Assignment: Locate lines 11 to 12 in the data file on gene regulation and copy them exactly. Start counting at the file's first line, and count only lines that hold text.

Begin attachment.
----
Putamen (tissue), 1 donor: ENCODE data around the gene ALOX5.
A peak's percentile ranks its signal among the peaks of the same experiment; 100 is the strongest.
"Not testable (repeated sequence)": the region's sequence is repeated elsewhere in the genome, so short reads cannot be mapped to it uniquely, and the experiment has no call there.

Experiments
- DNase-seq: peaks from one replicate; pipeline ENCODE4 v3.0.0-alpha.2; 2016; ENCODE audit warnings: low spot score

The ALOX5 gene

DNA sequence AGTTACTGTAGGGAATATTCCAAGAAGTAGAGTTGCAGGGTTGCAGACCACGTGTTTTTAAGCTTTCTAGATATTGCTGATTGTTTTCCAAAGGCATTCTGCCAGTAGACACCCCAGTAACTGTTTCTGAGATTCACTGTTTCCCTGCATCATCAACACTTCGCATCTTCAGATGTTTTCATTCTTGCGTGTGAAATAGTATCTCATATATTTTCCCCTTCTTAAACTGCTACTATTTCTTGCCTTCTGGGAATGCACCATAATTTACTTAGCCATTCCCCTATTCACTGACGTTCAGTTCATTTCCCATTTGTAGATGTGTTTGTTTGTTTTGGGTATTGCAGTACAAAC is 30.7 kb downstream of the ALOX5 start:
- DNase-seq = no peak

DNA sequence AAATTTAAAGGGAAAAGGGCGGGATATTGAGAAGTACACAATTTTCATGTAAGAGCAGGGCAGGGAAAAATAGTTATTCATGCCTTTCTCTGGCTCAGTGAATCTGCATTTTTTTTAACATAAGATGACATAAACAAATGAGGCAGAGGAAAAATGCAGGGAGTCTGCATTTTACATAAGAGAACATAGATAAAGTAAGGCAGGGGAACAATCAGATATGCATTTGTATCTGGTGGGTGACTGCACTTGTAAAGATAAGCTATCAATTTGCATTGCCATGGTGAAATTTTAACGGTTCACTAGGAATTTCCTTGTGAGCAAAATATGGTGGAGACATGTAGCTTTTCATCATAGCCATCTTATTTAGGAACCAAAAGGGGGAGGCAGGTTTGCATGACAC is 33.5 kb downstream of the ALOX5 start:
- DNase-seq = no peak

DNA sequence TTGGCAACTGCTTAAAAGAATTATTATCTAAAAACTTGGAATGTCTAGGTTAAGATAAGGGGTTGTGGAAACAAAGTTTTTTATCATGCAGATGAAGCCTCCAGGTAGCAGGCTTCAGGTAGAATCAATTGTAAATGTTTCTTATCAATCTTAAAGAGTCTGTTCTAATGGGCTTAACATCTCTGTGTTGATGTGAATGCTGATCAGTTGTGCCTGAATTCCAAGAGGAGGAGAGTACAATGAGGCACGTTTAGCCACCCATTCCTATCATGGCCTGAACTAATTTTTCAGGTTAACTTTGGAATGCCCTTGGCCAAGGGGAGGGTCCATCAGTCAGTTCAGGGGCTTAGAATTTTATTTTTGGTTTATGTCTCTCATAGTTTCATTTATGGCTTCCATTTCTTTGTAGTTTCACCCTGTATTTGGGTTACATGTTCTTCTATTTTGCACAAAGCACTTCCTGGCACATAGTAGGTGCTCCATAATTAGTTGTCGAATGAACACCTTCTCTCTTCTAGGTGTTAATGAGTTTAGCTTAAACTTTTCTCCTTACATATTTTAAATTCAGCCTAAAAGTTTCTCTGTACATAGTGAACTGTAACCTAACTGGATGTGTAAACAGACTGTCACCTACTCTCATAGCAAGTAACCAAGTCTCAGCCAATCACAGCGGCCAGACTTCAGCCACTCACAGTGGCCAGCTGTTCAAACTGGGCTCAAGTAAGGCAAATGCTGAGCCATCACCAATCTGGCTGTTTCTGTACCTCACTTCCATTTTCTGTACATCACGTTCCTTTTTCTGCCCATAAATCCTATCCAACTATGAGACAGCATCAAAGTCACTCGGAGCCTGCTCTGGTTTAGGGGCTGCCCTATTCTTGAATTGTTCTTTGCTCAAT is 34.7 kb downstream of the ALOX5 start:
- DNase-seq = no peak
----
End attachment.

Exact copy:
DNA sequence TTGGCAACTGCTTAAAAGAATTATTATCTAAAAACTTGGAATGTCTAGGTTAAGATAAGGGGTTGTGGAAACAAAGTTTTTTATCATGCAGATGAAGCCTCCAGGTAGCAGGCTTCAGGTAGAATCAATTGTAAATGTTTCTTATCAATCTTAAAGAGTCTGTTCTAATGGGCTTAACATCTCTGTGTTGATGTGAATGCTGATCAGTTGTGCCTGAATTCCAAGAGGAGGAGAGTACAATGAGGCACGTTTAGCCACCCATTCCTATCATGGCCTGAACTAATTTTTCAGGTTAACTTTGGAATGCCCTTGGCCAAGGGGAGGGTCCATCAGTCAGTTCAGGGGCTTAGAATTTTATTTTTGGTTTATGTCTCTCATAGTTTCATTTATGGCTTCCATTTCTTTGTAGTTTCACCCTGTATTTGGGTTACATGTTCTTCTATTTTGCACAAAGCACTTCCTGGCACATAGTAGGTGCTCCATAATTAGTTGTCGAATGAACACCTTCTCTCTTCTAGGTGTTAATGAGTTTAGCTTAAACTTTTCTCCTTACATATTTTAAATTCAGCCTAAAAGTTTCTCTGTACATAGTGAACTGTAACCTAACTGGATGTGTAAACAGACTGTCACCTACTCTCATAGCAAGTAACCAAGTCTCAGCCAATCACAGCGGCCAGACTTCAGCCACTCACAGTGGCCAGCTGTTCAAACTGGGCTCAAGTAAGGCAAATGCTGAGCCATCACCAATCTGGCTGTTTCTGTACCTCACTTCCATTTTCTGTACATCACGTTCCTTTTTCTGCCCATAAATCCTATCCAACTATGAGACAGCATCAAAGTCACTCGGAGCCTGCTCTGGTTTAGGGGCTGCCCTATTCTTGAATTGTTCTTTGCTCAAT is 34.7 kb downstream of the ALOX5 start:
- DNase-seq = no peak